03 June 2011

Icelandic folk-tale: The Laughing Merman


Icelanders not only believed in the existence of selkies, but also in mer-people. The mermaids were said to be very beautiful, while the mermen were supposed to be ugly as sin but very wise and able to see things others did not.
Once upon a time a farmer went out fishing and pulled up a merman. He tried to get the merman to talk to him but he would not answer, except to beg him to release him back into the sea, but this the farmer refused to do.
The farmer rowed back to land, taking the captive merman with him. When he pulled up the boat on the shore, his wife came to him and greeted him with tenderness and kisses, which he received with pleasure. This made the merman laugh.

Then the man’s dog came to him and greeted him tenderly in the way of dogs, by jumping up to him, but the farmer hit the dog. Again the merman laughed.

Then the farmer walked up towards his house, but on the way he tripped over a tussock and hurt himself. He got angry and gave the tussock a good kicking. Then the merman laughed for the third time. 

Each time the merman laughed, the farmer asked him why he was laughing, but the merman kept his mouth shut and would not answer.

The farmer kept the merman with him for a year but was never able to get a word out of him. When approximately a year had passed since he caught the merman the merman asked him to please take him back out to sea and let him go home. The farmer said he would do that if he would tell him why he had laughed three times when they were coming back from the sea. The merman said he would do that, but only when they were out at sea and he was free.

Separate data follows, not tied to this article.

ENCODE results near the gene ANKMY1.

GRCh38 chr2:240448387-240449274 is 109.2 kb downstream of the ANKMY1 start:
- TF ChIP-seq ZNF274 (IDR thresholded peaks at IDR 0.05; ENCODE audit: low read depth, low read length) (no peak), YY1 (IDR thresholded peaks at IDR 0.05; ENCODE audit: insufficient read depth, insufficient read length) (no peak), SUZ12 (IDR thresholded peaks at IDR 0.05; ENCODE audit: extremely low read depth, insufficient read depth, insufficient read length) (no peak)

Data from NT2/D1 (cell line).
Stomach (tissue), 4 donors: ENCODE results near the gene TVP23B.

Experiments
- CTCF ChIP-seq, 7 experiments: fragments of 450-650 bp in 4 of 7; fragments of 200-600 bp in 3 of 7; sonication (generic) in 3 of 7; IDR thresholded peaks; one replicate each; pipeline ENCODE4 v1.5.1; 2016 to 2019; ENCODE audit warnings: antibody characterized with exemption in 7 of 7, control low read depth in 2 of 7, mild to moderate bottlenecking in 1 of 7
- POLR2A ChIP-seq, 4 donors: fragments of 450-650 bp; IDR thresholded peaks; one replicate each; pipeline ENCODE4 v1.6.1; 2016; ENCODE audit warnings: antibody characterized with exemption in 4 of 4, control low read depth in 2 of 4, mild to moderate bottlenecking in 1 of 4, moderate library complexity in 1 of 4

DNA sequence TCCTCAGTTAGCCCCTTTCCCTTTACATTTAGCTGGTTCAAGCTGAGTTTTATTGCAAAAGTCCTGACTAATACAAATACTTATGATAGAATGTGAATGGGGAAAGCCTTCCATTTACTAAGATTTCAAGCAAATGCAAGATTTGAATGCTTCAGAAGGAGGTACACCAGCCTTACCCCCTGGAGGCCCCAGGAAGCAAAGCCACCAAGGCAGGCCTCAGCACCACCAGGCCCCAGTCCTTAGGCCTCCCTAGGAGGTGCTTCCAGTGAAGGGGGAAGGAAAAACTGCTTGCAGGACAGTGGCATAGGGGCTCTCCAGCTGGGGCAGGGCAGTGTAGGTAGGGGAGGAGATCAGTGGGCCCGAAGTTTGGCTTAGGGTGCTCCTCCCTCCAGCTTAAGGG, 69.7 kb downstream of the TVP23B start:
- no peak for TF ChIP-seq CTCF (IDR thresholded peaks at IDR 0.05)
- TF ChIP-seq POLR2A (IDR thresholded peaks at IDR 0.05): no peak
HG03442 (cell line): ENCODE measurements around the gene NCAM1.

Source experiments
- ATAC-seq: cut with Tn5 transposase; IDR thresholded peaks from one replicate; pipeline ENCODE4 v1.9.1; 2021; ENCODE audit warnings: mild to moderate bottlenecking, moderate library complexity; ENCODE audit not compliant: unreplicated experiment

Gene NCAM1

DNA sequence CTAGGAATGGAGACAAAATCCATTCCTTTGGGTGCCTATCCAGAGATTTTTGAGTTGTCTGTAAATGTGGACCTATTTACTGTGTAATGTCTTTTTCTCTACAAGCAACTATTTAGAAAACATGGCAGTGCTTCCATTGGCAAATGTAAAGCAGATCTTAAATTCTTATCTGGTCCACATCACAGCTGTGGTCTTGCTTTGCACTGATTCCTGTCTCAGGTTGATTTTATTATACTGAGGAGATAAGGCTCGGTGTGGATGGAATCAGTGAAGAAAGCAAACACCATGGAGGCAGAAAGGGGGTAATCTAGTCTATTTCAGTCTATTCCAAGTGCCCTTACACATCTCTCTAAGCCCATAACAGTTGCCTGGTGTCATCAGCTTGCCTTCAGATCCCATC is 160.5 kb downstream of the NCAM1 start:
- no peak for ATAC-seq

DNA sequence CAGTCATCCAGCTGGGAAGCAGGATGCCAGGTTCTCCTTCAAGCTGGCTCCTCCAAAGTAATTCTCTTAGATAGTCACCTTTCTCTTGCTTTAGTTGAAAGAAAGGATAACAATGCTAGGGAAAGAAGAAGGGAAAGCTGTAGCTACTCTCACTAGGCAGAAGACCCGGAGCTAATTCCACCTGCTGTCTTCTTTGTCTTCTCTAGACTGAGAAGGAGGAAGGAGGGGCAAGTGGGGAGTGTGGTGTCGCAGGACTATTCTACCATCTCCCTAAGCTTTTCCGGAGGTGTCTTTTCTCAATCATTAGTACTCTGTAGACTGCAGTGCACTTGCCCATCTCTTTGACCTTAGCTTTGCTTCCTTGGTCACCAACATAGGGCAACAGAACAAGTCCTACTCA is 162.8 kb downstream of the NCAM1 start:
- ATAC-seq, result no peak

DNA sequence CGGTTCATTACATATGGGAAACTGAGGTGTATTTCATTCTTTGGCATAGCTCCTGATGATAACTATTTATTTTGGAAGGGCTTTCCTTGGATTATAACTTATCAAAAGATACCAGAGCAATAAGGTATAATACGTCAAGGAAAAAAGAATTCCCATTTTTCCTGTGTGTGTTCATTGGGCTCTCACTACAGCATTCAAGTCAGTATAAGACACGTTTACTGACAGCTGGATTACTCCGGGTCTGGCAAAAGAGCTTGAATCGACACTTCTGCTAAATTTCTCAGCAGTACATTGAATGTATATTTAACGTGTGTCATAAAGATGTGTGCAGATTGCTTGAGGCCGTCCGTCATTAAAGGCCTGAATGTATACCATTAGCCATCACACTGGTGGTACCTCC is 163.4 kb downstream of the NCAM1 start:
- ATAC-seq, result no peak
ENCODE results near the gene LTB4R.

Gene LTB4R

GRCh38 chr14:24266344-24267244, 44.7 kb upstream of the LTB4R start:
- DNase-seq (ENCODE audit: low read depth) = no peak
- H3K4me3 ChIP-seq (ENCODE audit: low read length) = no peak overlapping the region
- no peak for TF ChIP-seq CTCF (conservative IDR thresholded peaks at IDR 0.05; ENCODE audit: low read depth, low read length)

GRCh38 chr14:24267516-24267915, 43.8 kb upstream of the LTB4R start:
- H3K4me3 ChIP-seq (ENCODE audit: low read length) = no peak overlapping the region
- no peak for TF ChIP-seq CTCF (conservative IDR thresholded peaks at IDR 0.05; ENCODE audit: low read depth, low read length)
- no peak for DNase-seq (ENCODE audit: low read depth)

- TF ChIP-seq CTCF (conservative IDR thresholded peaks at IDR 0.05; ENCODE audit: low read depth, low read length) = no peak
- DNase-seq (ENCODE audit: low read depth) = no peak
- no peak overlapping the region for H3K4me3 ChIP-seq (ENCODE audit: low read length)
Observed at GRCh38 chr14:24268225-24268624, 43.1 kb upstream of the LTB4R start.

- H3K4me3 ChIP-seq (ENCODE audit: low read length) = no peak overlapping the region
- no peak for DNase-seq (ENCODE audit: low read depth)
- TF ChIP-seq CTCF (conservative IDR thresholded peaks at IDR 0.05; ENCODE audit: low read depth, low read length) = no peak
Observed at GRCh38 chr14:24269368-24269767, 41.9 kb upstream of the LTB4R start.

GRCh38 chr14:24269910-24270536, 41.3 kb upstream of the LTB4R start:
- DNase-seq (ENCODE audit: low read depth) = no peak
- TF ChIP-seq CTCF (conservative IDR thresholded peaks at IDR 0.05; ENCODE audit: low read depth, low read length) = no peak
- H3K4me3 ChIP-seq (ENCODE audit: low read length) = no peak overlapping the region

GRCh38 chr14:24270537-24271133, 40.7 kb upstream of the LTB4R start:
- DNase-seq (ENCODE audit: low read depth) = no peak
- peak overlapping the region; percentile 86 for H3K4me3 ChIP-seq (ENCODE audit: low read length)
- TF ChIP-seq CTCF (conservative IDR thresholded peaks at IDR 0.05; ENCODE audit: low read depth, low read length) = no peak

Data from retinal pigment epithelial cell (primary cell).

The farmer agreed and rowed out with the merman to the area where he had caught him. When they arrived the merman said:

“The first time I laughed was when your wife greeted you so tenderly, because she is false and has been cheating on you. 

The second time I laughed was when you hit your dog, because he greeted you with sincere faithfulness and love.

The third time I laughed was when you kicked the tussock, because there is money hidden in it that you knew nothing about.”

The merman dived back down, but the farmer rowed back to land and dug up the tussock and found a great deal of money and became a wealthy man.


Copyright notice: The wording used to tell this folk-tale is under copyright. The story itself is not copyrighted. If you want to re-tell it, for a collection of folk-tales, incorporate it into fiction, use it in a school essay or any kind of publication, please tell it in your own words or give the proper attribution if you choose to use the wording unchanged.

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